“Before working with the University, we didn’t appreciate there were so many areas of collaboration available for businesses, as you tend to just think of academia. The University explained the various collaboration opportunities and pointed us in the right direction of how we can work together.

“We believe working with the University is not only a valuable resource for businesses to succeed, but it is also important for the UK that businesses interact and support students and universities wherever possible for the future. 

“Recruitment continues to be a challenge for businesses in the current market given the low levels of unemployment, so it is crucial that businesses work closely with educational institutes, such as Derby, to ensure the right skills are being learnt and candidates are ready for the commercial world post studies, which will in turn have a very positive impact on productivity within the UK.”

David Campbell

We believe working with the University is not only a valuable resource for businesses to succeed, but it is also important for the UK that businesses interact and support students and universities wherever possible for the future.

David Campbell
Director of SureScreen Diagnostics

Addressing the next challenge

The government has announced its plan to grow the amount of investment into research and development significantly for 2022-2025, including the ambition to increase total R&D investment to 2.4% of GDP by 2027. From a skills perspective, that's 200,000 more people working in research and development in the next five years. Where does that come from? And has the significant amount of skilled people who will be retiring soon, or have taken early retirement during the pandemic, been taken into consideration?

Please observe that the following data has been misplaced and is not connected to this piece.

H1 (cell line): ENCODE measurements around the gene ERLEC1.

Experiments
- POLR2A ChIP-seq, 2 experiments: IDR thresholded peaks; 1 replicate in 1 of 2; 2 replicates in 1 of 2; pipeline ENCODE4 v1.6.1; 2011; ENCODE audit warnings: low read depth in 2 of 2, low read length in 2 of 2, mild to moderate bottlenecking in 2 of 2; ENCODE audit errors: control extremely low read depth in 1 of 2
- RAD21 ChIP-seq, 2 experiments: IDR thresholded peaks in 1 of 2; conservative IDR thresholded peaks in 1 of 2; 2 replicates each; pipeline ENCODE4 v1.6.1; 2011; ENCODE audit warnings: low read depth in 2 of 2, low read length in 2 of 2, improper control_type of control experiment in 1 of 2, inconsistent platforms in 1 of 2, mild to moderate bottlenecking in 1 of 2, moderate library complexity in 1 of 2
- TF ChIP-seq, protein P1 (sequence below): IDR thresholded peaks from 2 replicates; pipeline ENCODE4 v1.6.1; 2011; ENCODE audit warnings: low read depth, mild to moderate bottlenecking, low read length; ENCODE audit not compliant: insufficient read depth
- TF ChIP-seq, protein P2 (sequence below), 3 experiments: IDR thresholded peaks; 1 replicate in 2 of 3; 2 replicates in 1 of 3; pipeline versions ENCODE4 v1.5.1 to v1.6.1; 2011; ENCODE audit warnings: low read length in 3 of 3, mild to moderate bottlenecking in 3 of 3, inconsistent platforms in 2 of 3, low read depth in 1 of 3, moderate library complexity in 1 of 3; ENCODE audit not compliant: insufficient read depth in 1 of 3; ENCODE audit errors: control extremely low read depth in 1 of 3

The region’s businesses were pushed to their limits during the pandemic and there is a sense that there is a real need to diversify the economy in Derby and Derbyshire. Part of the University’s role is to support the businesses that are growing now and to move them through the stages.

Working with Loughborough College, Loughborough University and the Derby College Group (DCG), the University was recently given the green light by the government for a new £13m East Midlands Institute of Technology (IoT). This will ensure that adults and young people have access to higher technical training and flexible courses in key subject areas, levelling up opportunities and supporting more people into higher skilled, higher wage jobs.

“Skills is probably the biggest challenge that we face as we diversify the economy. I am not convinced that in the past 10 to 20 years we've had the skills strategy for recruiting new and replacing retirees, so we're doing a lot of catching up,” adds Professor Manning.

“The Institute of Technology is a huge opportunity for us to tackle some of those skills problems and drive change because it works with business, the FE sector and the HE sector under one governance structure.

“Some businesses are comfortable when they get to a certain size, so there's also a piece of work to do around growing the ambition in the city and region that that we need to tackle, and crucially we need to address the skills needed for the economy of the future.”

Written by Gemma Bradley

looking towards the sky between two buildings